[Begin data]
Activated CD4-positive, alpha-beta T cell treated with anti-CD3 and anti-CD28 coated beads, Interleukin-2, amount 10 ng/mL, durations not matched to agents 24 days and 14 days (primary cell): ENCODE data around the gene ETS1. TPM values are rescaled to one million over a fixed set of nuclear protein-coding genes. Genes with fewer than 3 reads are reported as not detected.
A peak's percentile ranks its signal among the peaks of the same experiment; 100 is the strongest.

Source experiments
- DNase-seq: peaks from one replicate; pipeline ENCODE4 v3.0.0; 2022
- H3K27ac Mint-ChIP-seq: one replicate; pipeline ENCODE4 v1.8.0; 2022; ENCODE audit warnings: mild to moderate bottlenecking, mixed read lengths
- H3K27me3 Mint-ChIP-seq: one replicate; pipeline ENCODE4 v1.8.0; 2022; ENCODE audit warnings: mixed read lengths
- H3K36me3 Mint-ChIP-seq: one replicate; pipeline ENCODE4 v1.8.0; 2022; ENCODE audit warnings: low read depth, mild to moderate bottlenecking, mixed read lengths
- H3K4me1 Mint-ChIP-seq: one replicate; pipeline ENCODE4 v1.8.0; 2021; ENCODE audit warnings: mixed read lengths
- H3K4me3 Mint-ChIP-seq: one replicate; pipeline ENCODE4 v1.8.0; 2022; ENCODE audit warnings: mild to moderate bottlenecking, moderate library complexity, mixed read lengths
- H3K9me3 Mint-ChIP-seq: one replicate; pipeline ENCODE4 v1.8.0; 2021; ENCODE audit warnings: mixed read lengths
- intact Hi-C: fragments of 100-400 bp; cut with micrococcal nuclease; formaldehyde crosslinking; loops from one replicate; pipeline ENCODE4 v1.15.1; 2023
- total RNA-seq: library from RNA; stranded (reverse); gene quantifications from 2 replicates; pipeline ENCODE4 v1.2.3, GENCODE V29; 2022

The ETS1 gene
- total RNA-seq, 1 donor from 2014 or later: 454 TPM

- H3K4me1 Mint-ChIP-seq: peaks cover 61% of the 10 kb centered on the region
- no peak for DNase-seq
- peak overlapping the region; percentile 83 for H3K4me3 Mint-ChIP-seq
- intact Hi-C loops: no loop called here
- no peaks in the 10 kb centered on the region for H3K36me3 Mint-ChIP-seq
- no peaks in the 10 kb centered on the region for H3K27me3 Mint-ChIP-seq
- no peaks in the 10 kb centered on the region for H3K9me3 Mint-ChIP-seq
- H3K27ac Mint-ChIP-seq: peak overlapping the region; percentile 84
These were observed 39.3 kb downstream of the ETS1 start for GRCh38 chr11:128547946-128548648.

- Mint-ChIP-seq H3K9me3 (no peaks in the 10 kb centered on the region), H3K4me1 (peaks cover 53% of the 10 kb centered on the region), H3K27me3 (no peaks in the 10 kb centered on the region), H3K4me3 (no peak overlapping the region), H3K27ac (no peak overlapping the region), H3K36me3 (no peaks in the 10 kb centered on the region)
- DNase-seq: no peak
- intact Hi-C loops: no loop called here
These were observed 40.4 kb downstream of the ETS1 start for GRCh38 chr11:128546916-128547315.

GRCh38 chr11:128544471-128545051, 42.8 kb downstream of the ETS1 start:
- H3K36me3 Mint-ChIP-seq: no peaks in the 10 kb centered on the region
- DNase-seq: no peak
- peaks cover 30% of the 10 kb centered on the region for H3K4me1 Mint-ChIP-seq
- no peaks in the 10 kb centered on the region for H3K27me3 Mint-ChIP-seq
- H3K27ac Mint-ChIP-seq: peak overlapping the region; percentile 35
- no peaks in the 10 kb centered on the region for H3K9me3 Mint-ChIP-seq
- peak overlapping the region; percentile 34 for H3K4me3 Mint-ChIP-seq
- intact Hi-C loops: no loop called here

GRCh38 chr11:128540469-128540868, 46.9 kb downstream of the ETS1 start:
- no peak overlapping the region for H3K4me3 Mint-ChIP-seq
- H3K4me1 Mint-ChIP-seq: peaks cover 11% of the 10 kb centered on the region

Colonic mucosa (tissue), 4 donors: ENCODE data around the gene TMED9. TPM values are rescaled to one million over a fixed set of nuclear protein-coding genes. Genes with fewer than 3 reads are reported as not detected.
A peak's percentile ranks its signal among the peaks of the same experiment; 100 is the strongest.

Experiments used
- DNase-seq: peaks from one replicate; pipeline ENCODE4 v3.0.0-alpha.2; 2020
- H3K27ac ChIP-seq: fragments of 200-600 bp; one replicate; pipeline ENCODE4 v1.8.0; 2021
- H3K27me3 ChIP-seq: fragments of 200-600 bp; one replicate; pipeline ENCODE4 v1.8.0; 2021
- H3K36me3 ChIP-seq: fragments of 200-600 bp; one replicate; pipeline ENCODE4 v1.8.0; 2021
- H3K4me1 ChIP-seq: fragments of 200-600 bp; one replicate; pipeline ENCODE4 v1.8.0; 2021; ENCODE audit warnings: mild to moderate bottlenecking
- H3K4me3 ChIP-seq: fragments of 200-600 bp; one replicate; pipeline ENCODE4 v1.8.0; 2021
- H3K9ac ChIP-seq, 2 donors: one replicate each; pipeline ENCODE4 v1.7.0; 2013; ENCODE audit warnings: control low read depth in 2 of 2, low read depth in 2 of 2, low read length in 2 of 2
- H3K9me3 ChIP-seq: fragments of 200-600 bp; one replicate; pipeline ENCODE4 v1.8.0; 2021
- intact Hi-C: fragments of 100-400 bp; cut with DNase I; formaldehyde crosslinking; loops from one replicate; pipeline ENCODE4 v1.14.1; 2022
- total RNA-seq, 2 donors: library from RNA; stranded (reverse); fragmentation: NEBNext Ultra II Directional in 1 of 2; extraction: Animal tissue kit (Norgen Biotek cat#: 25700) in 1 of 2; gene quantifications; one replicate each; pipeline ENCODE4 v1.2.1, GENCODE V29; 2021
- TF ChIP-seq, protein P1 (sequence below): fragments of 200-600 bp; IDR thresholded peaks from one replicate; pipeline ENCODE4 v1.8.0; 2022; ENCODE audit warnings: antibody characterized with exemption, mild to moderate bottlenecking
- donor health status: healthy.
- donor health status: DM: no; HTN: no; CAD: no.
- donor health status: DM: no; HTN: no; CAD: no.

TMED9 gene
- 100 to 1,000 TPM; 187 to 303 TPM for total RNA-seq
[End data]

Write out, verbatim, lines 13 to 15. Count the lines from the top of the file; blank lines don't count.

The ETS1 gene
- total RNA-seq, 1 donor from 2014 or later: 454 TPM

- H3K4me1 Mint-ChIP-seq: peaks cover 61% of the 10 kb centered on the region